Let’s not put this off any longer – let’s bite that bullet and do it right now, right in the middle of the War on Women. Oh if we only could. But I am betting we won’t. I am betting a parade of men mouthing all the reasons why wanting these things is ridiculous, and having them is too expensive, and getting them is, well don’t hold your breath, because these things are mollycoddling and we want none of that (even if it does produce healthier, more well adjusted children and parents) would march across our TV screens for days if the idea was even discussed.

baby boom2

 

By Nancy Brisson

<a href=https://plus.google.com/10640005355488737390?=author>Nancy Brisson</a>

Bill Nye v. “Mean” Marsha Blackburn

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If you really want to start a Sunday off right I don’t recommend listening to Rep. Marsha Blackburn debate Bill Nye, the science guy, on the subject of climate change. She’s scary. I would have been shaking in my boots. Marsha Blackburn is a good speaker. She could do that old thing – that talk-the-birds-out-of-the-trees thing. She sounds knowledgeable and strong, even when she is vomiting out drivel; drivel that is not about climate change at all but is actually about the economics of plutocrats. She is usually quite belligerent and very “snarky”, but with David Gregory and Bill Nye on Meet the Press she toned down the “snark” and adopted a more reasonable arrogance. Her usual snotty delivery would be all wrong for a Sunday morning and wouldn’t endear her to people with a soft spot for Bill Nye. I wish she wasn’t so wrong on the issues because her ferocity could help do what is right. However, her story is that climate change is not real and she is sticking to it. She quotes at least two scientists who back up this point of view, which ignores the fairly large number of other scientists who believe climate change is very real.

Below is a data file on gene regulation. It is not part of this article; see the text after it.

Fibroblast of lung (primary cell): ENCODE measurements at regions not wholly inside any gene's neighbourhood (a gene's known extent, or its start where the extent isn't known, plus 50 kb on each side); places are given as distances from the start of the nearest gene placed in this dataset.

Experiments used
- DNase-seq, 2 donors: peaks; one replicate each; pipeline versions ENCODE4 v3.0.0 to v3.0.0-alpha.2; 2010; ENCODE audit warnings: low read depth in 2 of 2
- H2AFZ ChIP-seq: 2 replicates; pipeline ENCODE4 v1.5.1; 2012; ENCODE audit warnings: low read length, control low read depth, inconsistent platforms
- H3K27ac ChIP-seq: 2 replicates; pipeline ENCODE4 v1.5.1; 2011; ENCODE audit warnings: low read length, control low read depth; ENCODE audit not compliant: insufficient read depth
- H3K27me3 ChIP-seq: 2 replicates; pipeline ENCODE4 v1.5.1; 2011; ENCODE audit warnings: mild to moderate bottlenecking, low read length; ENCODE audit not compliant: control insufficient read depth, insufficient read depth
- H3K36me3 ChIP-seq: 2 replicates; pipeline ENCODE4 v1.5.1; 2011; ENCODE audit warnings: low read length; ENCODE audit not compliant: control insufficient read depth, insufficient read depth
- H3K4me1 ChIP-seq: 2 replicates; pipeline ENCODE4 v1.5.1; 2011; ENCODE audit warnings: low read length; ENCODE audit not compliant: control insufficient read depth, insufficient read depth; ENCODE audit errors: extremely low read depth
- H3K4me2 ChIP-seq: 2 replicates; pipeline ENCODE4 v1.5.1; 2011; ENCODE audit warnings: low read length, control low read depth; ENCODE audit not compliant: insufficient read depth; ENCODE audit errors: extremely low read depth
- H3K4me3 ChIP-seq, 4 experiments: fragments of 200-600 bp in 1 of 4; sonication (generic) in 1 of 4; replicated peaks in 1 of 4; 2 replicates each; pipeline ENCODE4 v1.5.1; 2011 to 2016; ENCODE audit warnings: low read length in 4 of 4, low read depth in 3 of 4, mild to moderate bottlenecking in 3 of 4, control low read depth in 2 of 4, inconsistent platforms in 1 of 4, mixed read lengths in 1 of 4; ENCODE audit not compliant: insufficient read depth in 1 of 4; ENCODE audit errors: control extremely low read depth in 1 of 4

Bill Nye did not try to get her to agree about climate change which meant that he did not engage with mean Marsha; smart guy, huh? Scientists don’t think we will be able to reverse our carbon output soon enough, he says, to undo climate changes that are already in progress. He believes that, rather than argue about whether or not climate change is real, we will at least need to decide how we will counteract the “extreme” natural events we are experiencing such as destructive storms, coastal flooding, and drought. If we balk at the expense of making necessary alterations in our infrastructure, we will have to deal with massive human tragedies on a regular basis.

This is one of the many places where Republicans are hurting America. We seem to be at about a dozen tipping points at once and we need some agility of thought and action to tip each of these points in a positive direction, but the GOP won’t let anyone act at all. They have placed themselves in the seat of denial and they block all progress with reactionary zeal.